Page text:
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HomeFarming News‘Customers are happy to pay a premium for Irish organic lamb’
Catherina Cunnane
Catherina Cunnanehttps://www.thatsfarming.com/
Catherina Cunnane hails from a sixth-generation drystock and specialised pedigree suckler enterprise in Co. Mayo. She currently holds the positions of editor and general manager at That's Farming, having joined the firm during its start-up phase in 2015.
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‘Customers are happy to pay a premium for Irish organic lamb’

According to Kathryn Roche of Irish Country Meats, Irish organic lamb currently accounts for less than 1% of the national kill.

The processor supplies 30% of its organic produce to the domestic markets, while it exports the remainder to countries including Germany, France, and Belgium to wholesalers and retailers.

Irish organic lamb

She told Teagasc’s organic beef open day that demand for Irish organic lamb exists, but the seasonality of supply is a limitation.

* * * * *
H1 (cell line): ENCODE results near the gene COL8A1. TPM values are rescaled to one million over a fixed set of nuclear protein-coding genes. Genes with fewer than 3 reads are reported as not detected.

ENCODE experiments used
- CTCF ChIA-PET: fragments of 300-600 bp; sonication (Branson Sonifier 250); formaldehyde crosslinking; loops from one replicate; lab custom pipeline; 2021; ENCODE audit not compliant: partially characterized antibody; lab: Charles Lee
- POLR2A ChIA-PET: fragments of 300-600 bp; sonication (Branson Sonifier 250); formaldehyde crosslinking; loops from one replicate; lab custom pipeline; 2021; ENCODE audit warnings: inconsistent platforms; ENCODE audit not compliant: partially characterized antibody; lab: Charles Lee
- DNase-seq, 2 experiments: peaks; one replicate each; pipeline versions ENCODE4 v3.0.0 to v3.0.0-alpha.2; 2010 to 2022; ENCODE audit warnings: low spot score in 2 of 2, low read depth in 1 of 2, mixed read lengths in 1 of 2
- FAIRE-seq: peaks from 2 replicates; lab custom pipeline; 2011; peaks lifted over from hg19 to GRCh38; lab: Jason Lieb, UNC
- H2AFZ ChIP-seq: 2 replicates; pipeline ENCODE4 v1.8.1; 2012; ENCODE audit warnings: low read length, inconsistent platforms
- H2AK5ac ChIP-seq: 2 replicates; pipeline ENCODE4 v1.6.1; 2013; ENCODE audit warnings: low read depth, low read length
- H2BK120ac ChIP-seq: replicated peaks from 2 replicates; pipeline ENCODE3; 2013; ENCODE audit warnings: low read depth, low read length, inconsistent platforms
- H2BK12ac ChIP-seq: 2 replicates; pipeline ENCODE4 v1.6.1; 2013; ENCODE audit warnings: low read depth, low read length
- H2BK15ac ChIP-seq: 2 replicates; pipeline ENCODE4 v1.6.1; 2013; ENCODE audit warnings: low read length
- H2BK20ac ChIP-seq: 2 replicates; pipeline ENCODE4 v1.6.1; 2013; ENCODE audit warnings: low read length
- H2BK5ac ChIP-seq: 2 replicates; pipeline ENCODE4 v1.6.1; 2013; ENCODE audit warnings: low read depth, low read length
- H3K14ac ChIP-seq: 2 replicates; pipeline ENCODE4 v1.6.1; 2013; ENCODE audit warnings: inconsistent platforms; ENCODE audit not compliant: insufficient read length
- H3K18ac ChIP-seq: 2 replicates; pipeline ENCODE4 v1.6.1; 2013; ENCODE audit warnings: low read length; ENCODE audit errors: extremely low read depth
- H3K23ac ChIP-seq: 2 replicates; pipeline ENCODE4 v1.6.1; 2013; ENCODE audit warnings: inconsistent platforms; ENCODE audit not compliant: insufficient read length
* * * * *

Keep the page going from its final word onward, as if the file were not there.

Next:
She explained: “It is very difficult to offer a very credible 52-week offering to our suppliers. It is not that there is a lot more to it.”

“Unfortunately, a lot of lambs are being lost to the conventional trade, whereas they are being sold from the single organic producer, and when they are brought through to the store trade, they are being lost to that conventional market.”

“That is where we are seeing a huge loss at the moment. It would be great to get new people in as well, but to keep them organic lambs as organic right through to the end level, to the processor and onto shelves.”

Roche stated that Ireland has adequate processing facilities for organic lamb and both of their plants are in a position to engage in this trade, having been granted approval from the IOA (Irish Organic Association).

Supply and demand

She explained that “the demand is there, but unfortunately, we do not have the lambs coming in to fill everything that we need”.

“I would see that there are probably not that many people that are going to run out and suddenly become Irish organic sheep farmers, so it is going to be a conversion of existing farmers that are there already.”

“It is just some migration from one to the other. The more affluent domestic and western European consumer is out there looking for the product and is happy to pay a premium obviously to an extent, in the region of 5-10%.”

“Customers out there are already paying a premium product and are happy to pay a premium for Irish organic lamb because it is seen as a great, clean and environmentally safe product,” she concluded.

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